Live webcasts of astronomical events aren't new. Travel-impaired viewers have watched solar eclipses for years. Here's something new: Now you can watch the winter solstice via the Internet.

Sun with Mercury and Sunspots

Through a telescope with a specially designed solar filter placed securely over the front, the Sun may look something like this during the transit of Mercury on November 8, 2006. Can you tell which speck is Mercury and which are sunspots? The planet appears as a perfectly round, totally black disk, whereas a sunspot generally has a dark gray umbra (interior) skirted by a lighter gray penumbra (exterior).

Sky & Telescope photo-illustration by Richard Tresch Fienberg

A posting on the sundial mailing list by Michael J. Harley, and then forwarded to me by Richard Koolish, explains that there will be a live webcast of the solstice sunrise at Newgrange in Ireland.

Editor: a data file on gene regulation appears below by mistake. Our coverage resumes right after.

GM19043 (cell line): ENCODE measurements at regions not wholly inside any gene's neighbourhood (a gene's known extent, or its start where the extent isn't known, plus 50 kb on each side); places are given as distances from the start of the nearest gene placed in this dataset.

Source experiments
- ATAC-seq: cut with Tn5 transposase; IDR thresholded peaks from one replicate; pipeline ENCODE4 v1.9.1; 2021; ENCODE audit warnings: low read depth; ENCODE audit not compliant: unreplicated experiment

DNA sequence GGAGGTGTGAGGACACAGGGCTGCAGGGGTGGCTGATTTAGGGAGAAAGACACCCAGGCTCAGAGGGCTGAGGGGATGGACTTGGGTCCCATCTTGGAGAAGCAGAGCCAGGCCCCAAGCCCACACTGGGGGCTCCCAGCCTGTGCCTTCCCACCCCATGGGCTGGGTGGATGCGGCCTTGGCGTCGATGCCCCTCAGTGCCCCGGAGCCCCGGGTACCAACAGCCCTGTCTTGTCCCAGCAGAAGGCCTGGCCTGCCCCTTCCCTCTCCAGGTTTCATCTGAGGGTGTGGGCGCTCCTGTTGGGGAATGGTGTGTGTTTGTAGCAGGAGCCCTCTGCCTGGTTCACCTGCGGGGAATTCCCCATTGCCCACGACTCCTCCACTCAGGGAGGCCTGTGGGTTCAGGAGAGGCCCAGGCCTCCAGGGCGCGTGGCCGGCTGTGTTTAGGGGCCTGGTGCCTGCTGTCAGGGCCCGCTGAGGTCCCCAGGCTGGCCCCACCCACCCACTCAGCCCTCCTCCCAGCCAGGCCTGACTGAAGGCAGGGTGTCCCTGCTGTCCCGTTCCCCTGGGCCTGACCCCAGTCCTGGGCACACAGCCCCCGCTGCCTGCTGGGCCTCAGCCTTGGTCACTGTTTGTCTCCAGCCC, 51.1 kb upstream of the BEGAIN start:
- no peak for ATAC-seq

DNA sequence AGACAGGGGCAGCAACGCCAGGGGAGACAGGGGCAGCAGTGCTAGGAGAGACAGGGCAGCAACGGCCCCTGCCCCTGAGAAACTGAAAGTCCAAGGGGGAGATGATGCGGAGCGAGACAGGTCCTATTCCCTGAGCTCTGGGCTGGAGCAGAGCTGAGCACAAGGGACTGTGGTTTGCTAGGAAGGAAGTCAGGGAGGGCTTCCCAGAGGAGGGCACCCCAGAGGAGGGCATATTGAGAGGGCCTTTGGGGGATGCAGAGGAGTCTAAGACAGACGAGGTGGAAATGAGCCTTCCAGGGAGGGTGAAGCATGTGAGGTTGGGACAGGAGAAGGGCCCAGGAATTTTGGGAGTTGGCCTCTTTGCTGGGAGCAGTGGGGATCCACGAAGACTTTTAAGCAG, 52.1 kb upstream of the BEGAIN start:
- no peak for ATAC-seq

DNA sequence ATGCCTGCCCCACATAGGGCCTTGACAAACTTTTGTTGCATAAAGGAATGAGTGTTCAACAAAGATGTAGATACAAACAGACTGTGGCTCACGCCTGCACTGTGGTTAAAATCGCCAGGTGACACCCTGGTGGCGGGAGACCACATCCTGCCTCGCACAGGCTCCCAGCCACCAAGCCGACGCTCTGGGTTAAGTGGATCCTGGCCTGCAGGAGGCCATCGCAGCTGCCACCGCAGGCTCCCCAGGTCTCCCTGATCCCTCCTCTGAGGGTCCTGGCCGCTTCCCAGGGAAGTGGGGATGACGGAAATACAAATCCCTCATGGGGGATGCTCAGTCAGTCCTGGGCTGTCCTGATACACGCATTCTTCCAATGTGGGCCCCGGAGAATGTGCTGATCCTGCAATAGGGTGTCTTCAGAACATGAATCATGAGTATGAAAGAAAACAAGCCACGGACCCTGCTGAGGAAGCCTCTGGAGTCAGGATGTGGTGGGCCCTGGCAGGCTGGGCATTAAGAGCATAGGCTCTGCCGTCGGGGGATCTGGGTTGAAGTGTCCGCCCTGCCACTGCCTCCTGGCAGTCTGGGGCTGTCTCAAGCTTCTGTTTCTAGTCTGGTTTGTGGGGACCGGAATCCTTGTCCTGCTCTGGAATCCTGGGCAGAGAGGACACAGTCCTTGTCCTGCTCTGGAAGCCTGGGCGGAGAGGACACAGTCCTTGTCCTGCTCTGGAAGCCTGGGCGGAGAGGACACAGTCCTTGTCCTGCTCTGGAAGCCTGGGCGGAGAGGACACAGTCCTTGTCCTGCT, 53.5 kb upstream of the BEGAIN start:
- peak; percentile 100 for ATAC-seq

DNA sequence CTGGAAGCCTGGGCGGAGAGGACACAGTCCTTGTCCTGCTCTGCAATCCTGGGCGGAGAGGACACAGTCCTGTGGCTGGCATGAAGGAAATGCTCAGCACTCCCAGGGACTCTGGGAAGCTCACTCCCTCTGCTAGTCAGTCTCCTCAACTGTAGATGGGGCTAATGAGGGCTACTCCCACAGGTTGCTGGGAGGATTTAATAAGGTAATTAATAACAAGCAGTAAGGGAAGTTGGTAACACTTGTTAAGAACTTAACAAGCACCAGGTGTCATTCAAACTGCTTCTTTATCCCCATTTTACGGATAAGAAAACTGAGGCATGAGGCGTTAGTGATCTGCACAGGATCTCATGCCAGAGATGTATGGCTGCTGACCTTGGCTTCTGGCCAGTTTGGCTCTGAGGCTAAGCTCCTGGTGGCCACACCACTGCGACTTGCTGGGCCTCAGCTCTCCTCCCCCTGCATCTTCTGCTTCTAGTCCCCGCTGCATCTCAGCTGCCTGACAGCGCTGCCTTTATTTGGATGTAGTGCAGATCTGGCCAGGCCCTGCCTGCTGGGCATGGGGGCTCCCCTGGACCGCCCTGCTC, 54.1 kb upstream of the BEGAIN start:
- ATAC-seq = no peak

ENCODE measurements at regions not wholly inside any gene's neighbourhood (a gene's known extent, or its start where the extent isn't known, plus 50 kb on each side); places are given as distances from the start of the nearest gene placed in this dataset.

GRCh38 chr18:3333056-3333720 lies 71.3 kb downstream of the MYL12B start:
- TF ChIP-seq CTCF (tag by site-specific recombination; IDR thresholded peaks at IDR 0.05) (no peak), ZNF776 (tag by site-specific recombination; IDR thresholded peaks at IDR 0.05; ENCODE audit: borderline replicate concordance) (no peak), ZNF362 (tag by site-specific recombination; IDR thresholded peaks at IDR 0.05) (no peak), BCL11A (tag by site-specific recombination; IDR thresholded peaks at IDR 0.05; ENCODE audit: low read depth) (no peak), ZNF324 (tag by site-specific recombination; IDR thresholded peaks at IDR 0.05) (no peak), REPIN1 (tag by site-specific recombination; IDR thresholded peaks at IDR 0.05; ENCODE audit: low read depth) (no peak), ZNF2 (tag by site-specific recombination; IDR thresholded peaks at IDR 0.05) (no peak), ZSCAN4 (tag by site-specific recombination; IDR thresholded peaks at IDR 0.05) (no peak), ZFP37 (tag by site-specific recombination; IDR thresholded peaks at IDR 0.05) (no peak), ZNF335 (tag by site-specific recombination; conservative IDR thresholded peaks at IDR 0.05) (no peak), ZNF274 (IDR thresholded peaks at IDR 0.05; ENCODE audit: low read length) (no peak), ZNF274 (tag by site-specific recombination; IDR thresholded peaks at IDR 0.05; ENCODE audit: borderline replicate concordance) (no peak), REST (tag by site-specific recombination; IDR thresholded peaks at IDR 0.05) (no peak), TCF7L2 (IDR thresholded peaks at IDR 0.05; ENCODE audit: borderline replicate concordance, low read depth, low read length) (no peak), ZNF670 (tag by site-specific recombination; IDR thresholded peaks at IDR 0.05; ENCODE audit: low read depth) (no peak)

The Newgrange monument is an ancient, massive stone structure that has a portal aligned such that sunlight on the winter solstice reaches the far end of a long passageway.

The live feed — made possible by Heritage Irelandwas this morning (sorry, I got the message about an hour ago), but you can also catch it Saturday morning, which will be closest to the actual time of the Sun's southernmost declination at 1:08 a.m. EST. The webcast begins at 3:30 a.m. EST, which is 8:30 Greenwich time (or Universal Time). Sunlight should be visible in the passage 8:58 to 9:15 a.m. GMT.


Image of Joseph Roy D. North

Joseph Roy D. North

December 21, 2007 at 1:59 pm

The winter solstice in general is defined - NOT as "the actual time of the Sun's southernmost declination" - but
as when the Sun's apparent celestial longitude is 270
I believe!

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